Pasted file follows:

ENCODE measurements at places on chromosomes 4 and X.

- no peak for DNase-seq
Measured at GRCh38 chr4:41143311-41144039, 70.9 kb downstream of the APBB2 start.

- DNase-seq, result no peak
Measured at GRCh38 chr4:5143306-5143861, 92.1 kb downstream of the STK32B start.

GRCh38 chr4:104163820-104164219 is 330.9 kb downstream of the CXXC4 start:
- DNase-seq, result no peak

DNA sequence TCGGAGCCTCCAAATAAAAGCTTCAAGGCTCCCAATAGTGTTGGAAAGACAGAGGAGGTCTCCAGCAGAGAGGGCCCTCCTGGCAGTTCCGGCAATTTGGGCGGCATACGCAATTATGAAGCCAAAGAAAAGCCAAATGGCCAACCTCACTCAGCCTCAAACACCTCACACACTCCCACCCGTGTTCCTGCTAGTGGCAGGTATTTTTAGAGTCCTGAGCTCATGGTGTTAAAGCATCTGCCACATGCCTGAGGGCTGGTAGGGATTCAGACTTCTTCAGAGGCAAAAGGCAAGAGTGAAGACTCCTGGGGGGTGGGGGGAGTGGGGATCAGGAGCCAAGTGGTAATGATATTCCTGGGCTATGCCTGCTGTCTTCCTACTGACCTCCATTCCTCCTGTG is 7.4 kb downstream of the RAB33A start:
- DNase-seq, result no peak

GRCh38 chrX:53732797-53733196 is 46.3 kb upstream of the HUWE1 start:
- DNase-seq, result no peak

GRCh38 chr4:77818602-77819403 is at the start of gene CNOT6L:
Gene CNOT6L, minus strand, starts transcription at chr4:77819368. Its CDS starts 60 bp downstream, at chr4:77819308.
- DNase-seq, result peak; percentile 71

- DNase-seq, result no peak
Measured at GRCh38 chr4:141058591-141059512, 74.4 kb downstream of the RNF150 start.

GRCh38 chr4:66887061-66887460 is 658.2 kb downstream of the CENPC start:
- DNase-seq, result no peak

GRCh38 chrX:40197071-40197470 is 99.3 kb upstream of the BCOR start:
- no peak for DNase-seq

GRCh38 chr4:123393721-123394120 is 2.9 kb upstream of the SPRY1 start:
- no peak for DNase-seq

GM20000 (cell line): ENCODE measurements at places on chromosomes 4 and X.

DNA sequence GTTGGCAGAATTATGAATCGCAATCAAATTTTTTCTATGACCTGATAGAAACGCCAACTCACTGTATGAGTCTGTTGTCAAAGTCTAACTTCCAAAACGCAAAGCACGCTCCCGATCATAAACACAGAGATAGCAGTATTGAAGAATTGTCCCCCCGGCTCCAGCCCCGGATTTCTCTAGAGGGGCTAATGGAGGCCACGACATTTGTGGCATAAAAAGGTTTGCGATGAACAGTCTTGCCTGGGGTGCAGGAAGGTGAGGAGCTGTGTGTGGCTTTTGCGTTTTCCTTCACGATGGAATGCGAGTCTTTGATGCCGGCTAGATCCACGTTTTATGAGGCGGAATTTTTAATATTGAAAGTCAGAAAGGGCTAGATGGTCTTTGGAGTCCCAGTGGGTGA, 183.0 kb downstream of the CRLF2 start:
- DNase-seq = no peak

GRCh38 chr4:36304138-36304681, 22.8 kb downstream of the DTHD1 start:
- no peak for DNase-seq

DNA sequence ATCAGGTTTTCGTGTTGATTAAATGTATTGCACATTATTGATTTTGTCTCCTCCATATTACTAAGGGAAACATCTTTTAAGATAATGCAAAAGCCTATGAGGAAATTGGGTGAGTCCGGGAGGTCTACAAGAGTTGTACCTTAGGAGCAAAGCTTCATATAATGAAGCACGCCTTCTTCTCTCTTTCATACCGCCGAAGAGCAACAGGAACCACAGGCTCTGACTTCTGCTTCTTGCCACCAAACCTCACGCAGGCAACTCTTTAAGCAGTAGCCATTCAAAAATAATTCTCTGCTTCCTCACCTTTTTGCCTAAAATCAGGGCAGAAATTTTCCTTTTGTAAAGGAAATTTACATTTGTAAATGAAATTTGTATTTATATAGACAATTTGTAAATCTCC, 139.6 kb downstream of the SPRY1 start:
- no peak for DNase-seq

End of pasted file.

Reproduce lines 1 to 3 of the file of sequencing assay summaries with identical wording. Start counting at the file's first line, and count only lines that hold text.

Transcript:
ENCODE measurements at places on chromosomes 4 and X.

- no peak for DNase-seq
Measured at GRCh38 chr4:41143311-41144039, 70.9 kb downstream of the APBB2 start.